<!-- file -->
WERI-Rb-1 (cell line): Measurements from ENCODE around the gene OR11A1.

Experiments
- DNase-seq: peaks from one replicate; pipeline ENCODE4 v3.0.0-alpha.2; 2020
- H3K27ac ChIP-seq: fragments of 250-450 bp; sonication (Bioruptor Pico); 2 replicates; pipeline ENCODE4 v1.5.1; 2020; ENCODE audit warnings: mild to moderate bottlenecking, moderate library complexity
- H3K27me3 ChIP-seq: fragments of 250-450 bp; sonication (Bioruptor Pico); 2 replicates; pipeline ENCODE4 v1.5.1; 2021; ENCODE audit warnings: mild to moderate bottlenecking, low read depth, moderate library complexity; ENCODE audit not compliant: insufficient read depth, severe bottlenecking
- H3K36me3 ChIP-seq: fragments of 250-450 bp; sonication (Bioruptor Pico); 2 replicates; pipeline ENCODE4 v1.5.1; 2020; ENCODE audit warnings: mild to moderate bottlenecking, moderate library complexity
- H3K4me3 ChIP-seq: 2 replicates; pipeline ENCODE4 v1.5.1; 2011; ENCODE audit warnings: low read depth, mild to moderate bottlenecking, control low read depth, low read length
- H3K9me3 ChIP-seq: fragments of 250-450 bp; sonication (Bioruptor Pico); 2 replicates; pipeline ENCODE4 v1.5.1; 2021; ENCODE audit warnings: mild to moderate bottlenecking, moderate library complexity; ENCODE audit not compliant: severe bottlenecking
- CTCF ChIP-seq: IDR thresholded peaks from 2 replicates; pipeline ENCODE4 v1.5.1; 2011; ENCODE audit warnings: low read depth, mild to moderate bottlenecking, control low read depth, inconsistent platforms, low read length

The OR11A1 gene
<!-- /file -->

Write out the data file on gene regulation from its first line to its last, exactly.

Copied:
WERI-Rb-1 (cell line): Measurements from ENCODE around the gene OR11A1.

Experiments
- DNase-seq: peaks from one replicate; pipeline ENCODE4 v3.0.0-alpha.2; 2020
- H3K27ac ChIP-seq: fragments of 250-450 bp; sonication (Bioruptor Pico); 2 replicates; pipeline ENCODE4 v1.5.1; 2020; ENCODE audit warnings: mild to moderate bottlenecking, moderate library complexity
- H3K27me3 ChIP-seq: fragments of 250-450 bp; sonication (Bioruptor Pico); 2 replicates; pipeline ENCODE4 v1.5.1; 2021; ENCODE audit warnings: mild to moderate bottlenecking, low read depth, moderate library complexity; ENCODE audit not compliant: insufficient read depth, severe bottlenecking
- H3K36me3 ChIP-seq: fragments of 250-450 bp; sonication (Bioruptor Pico); 2 replicates; pipeline ENCODE4 v1.5.1; 2020; ENCODE audit warnings: mild to moderate bottlenecking, moderate library complexity
- H3K4me3 ChIP-seq: 2 replicates; pipeline ENCODE4 v1.5.1; 2011; ENCODE audit warnings: low read depth, mild to moderate bottlenecking, control low read depth, low read length
- H3K9me3 ChIP-seq: fragments of 250-450 bp; sonication (Bioruptor Pico); 2 replicates; pipeline ENCODE4 v1.5.1; 2021; ENCODE audit warnings: mild to moderate bottlenecking, moderate library complexity; ENCODE audit not compliant: severe bottlenecking
- CTCF ChIP-seq: IDR thresholded peaks from 2 replicates; pipeline ENCODE4 v1.5.1; 2011; ENCODE audit warnings: low read depth, mild to moderate bottlenecking, control low read depth, inconsistent platforms, low read length

The OR11A1 gene